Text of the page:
Late Quaternary rates of uplift and shortening at Baatar Hyarhan (Mongolian Altai) with optically stimulated luminescence

Nissen, E. and Walker, R. and Molor, E. and Fattahi, M. and Bayasgalan, A. (2009) Late Quaternary rates of uplift and shortening at Baatar Hyarhan (Mongolian Altai) with optically stimulated luminescence. Geophysical Journal International, 177 (1). pp. 259-278. DOI 10.1111/j.1365-246X.2008.04067.x

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Official URL: http://dx.doi.org/10.1111/j.1365-246X.2008.04067.x

Abstract

We investigate mountain building in the Altai range of western Mongolia, focusing on Baatar Hyarhan, a NW-trending massif bounded by active thrust faults. Our primary aims are to describe how thrusting has evolved over time, to calculate late Quaternary slip rates by dating offset alluvial markers with optically stimulated luminescence (OSL) and to compare these late Quaternary rates with measurements of deformation on decadal and geological timescales. Patterns of topography and drainage suggest that Baatar Hyarhan has grown in length and has propagated laterally from the SE towards the NW over time. On the NE side of the massif, the range-bounding Zereg fault appears active only along younger parts of Baatar Hyarhan; next to the oldest, SE part of the massif faulting has migrated into the adjacent Zereg Basin, where it has uplifted low, linear ridges of folded sediment, known locally as forebergs. On the SW side of the massif, only the range-bounding Tsetseg fault appears active. Using OSL, we establish ages of 223C15, 223C20 and 223C85 kyr for alluvial deposits cut by these faults. These ages are close to those of alluvial markers in the separate Gobi Altai range, suggesting that periods of fan and terrace formation may correlate over wide tracts of Mongolia, presumably under the primary control of climate. Combining our OSL ages with offsets measured with differential GPS, we calculate Late Quaternary slip rates across forebergs in the Zereg Basin and across the range-bounding Zereg and Tsetseg faults. Uncertainties in fault dip (due to lack of clear fault exposures) and burial ages (due to incomplete resetting of the luminescence clock) mean that the exact slip rates are poorly constrained. Nevertheless, the vertical displacement rates we calculate across the Zereg and Tsetseg range-front faults20140.220130.6 and 0.120130.4 mm yr22121, respectively2014are at the lower end of long-term (223C5 Myr) estimates of 0.420130.8 and 0.320130.7 mm yr22121, respectively. Vertical rates of deformation may, therefore, have remained constant over the past 223C5 Myr, but equally the late Quaternary rates might be lower than the geological ones. This possible discrepancy could be accounted for if some of the shortening has shifted away from the range-front faults onto other nearby structures. The forebergs in the eastern Zereg Basin are an obvious candidate, but they show at least 10 km cumulative shortening (which would take a few Ma to accumulate at late Quaternary rates) and cannot simply be regarded as the latest stage of outward mountain growth. The total Late Quaternary shortening rate across all three areas of faulting is 0.720132.4 mm yr22121, making up between one tenth and one third of the 223C7 mm yr22121 convergence across the whole Altai range.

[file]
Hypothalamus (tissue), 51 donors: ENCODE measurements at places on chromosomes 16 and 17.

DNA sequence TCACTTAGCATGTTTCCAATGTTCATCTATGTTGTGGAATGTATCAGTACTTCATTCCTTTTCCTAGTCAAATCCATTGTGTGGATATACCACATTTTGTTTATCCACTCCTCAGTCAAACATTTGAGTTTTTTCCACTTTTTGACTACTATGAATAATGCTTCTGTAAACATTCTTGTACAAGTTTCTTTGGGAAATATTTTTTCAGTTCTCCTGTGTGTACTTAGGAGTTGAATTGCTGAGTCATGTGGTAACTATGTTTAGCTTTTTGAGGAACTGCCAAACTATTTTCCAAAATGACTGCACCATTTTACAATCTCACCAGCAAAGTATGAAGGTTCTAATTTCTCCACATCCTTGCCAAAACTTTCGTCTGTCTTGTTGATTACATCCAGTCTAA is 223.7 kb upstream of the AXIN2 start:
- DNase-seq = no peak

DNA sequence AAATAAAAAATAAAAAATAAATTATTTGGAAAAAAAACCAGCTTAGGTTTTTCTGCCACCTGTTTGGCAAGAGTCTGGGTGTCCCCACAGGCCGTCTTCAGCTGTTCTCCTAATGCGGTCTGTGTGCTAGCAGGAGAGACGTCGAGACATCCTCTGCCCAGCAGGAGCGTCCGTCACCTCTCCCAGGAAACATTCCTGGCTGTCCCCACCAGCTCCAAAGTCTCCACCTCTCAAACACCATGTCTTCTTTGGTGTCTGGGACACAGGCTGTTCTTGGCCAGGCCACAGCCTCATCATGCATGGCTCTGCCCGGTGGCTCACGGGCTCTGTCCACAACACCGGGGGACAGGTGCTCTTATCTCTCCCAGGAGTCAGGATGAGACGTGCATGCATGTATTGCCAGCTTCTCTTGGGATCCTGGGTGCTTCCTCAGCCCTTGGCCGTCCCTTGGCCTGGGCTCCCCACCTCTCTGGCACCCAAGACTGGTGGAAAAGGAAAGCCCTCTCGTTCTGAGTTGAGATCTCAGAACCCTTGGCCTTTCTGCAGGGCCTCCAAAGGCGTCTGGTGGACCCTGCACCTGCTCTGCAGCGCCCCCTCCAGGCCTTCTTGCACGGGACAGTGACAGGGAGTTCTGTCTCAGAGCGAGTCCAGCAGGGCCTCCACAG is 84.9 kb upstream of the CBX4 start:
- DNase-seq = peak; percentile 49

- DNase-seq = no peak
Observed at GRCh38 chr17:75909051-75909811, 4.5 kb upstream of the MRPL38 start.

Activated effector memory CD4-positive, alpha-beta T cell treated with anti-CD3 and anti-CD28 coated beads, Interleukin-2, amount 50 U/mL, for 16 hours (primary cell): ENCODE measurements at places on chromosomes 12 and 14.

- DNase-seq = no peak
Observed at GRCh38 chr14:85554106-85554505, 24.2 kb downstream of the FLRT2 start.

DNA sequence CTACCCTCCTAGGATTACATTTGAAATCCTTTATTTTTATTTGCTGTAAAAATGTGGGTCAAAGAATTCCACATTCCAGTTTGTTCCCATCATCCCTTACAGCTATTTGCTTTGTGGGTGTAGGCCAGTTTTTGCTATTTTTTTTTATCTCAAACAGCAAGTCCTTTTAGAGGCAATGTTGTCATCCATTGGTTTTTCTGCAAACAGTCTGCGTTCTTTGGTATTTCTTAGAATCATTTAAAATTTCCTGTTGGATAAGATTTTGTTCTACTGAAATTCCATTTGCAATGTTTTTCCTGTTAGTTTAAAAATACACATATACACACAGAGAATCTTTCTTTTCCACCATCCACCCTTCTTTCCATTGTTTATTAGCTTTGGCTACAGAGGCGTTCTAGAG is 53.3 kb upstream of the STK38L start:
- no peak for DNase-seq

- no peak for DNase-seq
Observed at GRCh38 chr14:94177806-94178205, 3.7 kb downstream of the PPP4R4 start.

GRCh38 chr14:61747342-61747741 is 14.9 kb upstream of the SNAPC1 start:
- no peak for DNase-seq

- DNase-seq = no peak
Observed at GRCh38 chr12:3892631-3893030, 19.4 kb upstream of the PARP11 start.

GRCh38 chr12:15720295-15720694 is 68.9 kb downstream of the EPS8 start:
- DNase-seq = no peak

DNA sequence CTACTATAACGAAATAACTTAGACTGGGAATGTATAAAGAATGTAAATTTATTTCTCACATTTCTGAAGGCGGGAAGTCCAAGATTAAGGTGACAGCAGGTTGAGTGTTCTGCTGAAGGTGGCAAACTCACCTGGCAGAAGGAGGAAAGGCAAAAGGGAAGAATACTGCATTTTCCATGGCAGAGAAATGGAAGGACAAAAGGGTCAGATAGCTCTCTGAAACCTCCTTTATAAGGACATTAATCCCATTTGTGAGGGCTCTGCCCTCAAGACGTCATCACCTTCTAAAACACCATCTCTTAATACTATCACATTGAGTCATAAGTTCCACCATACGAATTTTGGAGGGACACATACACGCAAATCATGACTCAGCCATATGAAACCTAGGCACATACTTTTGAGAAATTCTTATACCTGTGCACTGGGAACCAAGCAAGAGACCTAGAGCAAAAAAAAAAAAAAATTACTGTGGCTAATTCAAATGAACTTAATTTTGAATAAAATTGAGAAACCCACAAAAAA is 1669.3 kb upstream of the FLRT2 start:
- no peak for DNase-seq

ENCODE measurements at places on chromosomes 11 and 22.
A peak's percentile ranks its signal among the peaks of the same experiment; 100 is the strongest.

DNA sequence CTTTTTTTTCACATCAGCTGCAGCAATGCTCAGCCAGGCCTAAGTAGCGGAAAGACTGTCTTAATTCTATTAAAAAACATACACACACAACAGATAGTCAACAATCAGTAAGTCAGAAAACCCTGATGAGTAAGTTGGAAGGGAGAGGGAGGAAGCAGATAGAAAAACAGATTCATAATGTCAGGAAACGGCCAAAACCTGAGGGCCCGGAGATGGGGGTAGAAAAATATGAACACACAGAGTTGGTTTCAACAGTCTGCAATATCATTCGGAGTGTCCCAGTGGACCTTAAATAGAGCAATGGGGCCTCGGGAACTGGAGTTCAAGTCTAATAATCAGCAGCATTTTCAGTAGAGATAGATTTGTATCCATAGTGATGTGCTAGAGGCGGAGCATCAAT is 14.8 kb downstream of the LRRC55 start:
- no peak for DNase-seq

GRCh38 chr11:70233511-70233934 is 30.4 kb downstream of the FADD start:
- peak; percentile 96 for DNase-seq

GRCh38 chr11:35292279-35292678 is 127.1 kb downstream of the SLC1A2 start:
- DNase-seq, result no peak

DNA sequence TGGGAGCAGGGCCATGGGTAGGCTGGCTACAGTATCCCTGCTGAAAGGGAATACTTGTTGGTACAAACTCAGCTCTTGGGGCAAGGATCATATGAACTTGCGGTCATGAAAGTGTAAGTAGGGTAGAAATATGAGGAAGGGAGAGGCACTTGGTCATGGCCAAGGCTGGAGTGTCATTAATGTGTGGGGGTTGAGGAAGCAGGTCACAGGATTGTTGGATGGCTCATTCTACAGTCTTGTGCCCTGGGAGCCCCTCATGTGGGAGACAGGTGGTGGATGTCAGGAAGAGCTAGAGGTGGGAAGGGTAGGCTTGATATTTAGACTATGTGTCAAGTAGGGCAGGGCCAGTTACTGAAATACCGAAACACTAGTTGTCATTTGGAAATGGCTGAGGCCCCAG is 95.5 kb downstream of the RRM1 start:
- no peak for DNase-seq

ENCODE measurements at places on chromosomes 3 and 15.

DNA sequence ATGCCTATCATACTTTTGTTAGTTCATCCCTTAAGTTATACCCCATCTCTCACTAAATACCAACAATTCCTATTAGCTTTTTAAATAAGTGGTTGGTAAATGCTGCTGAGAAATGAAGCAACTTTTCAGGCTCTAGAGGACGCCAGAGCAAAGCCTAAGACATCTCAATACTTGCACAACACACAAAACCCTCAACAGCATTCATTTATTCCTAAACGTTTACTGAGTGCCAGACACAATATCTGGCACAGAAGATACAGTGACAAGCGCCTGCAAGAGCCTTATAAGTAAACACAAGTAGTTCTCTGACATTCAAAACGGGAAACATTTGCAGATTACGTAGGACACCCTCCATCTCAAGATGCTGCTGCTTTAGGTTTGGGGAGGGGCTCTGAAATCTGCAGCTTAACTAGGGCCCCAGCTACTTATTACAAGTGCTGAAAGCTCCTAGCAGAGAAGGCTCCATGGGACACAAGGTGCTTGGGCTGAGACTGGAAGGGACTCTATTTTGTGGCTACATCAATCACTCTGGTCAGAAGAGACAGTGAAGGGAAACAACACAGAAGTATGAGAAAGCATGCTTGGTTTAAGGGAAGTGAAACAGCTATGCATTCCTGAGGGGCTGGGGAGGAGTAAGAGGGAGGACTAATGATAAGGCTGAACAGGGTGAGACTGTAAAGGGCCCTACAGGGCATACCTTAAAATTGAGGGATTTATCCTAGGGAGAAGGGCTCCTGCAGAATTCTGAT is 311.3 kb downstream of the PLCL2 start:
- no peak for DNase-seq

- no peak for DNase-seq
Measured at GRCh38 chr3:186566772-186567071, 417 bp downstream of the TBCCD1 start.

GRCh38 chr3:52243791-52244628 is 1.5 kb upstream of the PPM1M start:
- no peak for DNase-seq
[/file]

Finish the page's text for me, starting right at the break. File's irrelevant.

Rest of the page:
Item Type: Article
Subjects: 02 - Geodynamics, Geophysics and Tectonics
Divisions: 02 - Geodynamics, Geophysics and Tectonics
Journal or Publication Title: Geophysical Journal International
Volume: 177
Page Range: pp. 259-278
Identification Number: 10.1111/j.1365-246X.2008.04067.x
Depositing User: Sarah Humbert
Date Deposited: 12 Oct 2009 13:43
Last Modified: 23 Jul 2013 09:55
URI: http://eprints.esc.cam.ac.uk/id/eprint/1181

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